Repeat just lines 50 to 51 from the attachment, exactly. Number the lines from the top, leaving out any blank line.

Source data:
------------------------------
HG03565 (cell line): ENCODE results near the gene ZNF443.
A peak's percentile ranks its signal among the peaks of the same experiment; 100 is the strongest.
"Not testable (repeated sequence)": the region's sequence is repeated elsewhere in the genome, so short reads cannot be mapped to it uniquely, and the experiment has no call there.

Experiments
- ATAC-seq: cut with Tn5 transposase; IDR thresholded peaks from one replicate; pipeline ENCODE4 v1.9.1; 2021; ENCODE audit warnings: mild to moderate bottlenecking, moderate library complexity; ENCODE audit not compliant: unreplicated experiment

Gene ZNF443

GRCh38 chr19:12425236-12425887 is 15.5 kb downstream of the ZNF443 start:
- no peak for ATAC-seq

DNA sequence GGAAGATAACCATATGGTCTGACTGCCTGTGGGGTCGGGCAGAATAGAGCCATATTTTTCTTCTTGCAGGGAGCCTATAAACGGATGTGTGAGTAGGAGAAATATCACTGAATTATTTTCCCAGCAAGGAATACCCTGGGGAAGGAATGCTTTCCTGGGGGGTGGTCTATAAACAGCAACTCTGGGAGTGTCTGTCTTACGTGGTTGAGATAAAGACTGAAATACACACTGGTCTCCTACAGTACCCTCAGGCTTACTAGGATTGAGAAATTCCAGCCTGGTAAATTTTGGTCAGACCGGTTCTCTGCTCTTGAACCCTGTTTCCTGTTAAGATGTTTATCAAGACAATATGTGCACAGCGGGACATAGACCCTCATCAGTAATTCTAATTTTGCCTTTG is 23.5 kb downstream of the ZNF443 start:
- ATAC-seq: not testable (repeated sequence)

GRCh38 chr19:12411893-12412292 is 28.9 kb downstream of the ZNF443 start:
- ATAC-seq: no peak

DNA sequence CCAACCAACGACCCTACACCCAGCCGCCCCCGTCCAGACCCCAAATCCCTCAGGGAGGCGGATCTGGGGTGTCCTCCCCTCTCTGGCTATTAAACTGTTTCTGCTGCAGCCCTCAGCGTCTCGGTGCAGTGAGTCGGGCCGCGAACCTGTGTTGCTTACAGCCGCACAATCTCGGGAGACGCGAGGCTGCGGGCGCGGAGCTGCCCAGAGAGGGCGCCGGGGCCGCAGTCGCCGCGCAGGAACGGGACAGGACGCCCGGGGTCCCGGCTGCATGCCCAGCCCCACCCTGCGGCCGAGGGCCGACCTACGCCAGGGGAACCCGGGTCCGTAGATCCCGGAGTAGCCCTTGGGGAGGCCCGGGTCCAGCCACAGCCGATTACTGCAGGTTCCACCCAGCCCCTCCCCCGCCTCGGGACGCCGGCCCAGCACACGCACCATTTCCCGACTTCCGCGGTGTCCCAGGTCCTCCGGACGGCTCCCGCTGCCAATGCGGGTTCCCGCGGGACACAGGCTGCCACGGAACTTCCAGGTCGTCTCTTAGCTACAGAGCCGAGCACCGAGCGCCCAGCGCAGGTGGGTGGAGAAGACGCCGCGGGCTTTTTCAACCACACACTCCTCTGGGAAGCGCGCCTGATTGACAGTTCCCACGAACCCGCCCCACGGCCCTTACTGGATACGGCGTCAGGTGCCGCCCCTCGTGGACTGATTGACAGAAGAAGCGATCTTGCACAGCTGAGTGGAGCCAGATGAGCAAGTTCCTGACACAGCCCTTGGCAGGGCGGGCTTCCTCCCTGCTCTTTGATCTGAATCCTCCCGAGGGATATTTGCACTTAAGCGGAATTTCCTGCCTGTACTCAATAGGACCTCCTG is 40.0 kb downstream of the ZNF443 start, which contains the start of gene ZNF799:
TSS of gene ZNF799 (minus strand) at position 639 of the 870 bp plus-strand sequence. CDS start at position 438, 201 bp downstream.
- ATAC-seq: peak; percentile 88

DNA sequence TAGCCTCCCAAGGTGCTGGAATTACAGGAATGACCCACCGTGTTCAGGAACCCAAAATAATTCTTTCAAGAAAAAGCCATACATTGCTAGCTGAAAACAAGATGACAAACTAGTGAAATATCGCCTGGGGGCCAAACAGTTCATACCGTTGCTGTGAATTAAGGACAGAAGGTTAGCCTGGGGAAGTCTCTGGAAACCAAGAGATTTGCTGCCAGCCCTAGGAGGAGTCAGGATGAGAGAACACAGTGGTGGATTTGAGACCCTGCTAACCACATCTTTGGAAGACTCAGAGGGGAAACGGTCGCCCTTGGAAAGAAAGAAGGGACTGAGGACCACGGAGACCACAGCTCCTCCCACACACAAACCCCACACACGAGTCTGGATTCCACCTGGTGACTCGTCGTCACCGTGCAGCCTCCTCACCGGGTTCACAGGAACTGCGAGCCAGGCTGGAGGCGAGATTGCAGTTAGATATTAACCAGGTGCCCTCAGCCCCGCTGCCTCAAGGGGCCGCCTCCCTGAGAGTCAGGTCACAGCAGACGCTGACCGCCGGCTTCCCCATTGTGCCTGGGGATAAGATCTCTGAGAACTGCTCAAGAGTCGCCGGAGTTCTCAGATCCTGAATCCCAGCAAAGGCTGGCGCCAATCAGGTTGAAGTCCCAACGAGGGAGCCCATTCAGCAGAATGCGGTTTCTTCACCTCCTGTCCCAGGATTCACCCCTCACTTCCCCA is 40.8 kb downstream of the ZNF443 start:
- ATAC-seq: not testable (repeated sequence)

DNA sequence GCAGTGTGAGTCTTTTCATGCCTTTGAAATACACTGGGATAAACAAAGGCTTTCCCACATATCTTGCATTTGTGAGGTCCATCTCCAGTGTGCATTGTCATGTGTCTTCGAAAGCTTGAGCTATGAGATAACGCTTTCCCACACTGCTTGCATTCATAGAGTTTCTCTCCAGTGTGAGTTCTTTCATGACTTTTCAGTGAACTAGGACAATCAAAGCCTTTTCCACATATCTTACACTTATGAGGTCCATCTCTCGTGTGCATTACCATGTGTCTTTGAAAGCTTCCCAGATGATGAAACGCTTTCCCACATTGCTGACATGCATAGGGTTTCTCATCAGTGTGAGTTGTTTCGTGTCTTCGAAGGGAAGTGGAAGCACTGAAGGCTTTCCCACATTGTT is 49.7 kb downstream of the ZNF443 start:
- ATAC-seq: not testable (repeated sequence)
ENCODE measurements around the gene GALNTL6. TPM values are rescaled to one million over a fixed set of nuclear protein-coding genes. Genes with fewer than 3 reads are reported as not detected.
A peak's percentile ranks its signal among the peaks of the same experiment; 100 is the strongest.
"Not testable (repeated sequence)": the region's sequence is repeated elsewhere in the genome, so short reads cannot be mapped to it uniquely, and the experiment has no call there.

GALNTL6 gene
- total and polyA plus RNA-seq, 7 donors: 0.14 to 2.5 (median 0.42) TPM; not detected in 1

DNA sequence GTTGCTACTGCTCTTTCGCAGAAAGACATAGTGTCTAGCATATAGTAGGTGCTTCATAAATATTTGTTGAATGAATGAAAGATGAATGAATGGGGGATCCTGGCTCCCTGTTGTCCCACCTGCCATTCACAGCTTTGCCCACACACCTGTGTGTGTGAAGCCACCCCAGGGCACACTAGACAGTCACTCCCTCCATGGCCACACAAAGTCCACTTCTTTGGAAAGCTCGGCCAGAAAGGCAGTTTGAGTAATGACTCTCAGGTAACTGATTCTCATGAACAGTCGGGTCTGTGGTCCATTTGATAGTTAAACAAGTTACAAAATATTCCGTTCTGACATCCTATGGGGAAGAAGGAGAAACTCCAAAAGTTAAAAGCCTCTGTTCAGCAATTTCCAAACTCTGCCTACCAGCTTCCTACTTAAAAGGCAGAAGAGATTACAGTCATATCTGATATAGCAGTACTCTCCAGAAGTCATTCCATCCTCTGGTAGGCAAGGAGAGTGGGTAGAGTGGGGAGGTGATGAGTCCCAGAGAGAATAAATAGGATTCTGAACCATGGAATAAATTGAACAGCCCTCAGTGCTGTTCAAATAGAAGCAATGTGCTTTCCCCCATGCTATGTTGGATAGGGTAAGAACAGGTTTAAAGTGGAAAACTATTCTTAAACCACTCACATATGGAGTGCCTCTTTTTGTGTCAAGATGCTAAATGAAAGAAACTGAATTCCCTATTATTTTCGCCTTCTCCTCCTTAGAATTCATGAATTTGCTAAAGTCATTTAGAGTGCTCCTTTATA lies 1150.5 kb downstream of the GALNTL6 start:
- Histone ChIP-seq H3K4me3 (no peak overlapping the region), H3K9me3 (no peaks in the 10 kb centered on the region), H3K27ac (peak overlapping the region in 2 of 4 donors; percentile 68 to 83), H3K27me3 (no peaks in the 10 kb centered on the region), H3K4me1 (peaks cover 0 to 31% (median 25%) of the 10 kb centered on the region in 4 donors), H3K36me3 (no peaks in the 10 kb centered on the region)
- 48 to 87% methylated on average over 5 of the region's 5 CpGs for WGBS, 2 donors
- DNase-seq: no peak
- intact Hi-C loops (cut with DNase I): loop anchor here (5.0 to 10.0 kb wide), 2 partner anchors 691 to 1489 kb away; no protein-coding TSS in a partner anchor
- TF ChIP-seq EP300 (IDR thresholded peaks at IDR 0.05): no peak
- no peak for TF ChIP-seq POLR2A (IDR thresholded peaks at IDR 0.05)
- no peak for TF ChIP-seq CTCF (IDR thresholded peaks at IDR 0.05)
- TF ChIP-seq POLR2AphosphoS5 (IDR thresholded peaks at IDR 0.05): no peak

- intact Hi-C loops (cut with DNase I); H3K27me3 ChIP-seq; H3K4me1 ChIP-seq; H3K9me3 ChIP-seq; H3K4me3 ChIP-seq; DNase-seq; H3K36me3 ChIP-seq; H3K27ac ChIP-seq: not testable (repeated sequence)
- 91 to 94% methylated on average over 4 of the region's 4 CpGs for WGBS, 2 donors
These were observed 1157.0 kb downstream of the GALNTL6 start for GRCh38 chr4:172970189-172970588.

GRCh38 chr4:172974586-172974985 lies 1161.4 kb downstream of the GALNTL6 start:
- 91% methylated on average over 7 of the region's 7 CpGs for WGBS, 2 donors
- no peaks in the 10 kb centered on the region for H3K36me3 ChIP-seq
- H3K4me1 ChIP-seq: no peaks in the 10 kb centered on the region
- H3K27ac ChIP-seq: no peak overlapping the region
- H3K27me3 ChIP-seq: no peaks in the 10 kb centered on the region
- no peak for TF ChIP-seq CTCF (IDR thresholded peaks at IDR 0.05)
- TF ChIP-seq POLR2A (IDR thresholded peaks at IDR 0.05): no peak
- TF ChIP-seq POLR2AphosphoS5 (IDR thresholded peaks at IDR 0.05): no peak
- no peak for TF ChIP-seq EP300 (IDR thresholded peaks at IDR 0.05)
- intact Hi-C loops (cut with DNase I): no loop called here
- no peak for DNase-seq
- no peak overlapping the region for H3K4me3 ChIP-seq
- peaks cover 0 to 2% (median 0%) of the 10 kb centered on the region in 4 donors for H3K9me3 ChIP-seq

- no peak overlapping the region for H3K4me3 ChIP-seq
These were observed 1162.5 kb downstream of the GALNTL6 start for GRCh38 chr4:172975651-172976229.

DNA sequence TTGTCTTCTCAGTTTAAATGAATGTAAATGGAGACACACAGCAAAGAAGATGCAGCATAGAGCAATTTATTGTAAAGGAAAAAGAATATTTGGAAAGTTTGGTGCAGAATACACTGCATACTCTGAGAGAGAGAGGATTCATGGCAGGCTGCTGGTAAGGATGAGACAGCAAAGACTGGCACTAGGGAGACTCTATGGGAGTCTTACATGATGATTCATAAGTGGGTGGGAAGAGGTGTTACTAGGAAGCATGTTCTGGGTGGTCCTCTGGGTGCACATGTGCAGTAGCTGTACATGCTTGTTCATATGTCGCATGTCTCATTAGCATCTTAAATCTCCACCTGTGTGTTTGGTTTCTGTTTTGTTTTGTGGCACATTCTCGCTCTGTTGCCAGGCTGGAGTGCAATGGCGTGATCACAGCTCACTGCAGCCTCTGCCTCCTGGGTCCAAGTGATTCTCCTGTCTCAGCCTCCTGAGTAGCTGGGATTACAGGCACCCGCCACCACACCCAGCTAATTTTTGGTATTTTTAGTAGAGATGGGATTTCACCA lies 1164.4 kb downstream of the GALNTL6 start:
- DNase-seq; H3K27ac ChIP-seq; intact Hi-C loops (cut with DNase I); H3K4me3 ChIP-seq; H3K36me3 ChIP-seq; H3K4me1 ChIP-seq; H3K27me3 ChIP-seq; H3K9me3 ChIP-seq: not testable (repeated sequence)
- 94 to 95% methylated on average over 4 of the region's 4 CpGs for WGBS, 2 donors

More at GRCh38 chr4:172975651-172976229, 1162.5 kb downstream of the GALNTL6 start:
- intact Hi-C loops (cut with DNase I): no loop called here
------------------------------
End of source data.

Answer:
- peaks cover 0 to 2% (median 0%) of the 10 kb centered on the region in 4 donors for H3K9me3 ChIP-seq

- no peak overlapping the region for H3K4me3 ChIP-seq